Thursday, July 27, 2017

June Foray, 1917-2017

with my husband Frank DeCaro and
voiceover legend June Foray at a party
in Beverly Hills for the Archive of
American Television.
June 4, 2007.
It was in 2001, when I was assigned to write a TV Guide tribute to the then-recently departed animation giant William Hanna, when I first got to meet June Foray, herself perhaps the giant in the field of voiceover acting.

During our phone interview, June delighted me with snippets from her amazing career -- lines from the Warner Brothers cartoons' Witch Hazel and Granny, from Rocky of Rocky & Bullwinkle, from Cindy Lou Who in How the Grinch Stole Christmas.  A Massachusetts native, Foray ended up with a
Hollywood career that spanned seven decades, working well into her late nineties.

Foray died yesterday in Los Angeles, just two months short of her 100th birthday.  In celebration of her long and storied career -- she even once provided barks for little Ricky's dog Fred on I Love Lucy! -- below is a chunk of our interview from 16 years ago.  At the time, June was 83, and still in huge demand as an actor.  She talks lovingly and at length about Bill Hanna -- because that was the purpose for our interview.  But along the way, June provided a glimpse into her own amazing life.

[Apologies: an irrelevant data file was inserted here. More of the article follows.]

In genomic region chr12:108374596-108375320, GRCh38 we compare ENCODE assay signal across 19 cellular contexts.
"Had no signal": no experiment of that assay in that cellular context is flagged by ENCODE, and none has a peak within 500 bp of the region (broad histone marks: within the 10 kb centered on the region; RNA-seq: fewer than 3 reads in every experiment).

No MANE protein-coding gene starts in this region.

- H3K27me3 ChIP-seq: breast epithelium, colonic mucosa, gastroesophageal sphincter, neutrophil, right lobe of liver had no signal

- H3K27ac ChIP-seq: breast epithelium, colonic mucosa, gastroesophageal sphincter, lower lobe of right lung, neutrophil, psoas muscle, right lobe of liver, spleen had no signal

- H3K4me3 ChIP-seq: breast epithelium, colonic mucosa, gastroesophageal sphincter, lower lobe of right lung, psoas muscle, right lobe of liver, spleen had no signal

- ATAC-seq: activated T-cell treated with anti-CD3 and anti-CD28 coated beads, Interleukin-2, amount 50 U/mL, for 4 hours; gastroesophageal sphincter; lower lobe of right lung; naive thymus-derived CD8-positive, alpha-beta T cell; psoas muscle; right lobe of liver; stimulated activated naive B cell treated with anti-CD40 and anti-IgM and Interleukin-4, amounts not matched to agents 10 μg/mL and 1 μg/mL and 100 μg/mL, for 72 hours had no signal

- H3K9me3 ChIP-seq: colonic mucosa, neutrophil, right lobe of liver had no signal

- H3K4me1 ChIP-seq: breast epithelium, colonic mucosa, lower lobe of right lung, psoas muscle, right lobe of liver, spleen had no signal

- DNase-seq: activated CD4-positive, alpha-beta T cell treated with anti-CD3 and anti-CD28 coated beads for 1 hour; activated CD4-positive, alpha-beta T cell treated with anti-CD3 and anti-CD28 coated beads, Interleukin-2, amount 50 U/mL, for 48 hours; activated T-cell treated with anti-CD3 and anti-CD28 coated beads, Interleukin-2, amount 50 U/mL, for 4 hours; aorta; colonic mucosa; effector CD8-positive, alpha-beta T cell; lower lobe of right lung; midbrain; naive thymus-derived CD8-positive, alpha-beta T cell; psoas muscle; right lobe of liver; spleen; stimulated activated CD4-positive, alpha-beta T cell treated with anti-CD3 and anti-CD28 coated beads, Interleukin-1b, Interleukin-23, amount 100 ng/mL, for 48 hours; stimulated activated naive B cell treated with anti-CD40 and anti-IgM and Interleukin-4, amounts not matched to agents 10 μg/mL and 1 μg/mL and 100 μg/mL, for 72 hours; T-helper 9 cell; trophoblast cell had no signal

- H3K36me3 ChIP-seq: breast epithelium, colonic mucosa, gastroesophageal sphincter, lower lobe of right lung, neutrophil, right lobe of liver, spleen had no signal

I started my career in radio, and was put under contract at Capitol Records, and that’s how Disney heard about me.  I did a cat in Cinderella.  I had also done a witch character for Disney, in a short called “Trick or Treat.”  Chuck Jones loved the witch I did, and the next thing I knew I was called over to MGM where Bill Hanna and Joe Barbera were working under producer Fred Quimby.  So I did a Tom and Jerry called “The Flying Sorceress.”
 They were two charming young men, creative, really symbolic of everything that animation stands for.  The writing was good – Bill Hanna did a lot of it, and he was most empathetic to all creatures, whether they were human or anthropomorphic.  So I did several works for them, and that was before they of course had their own company.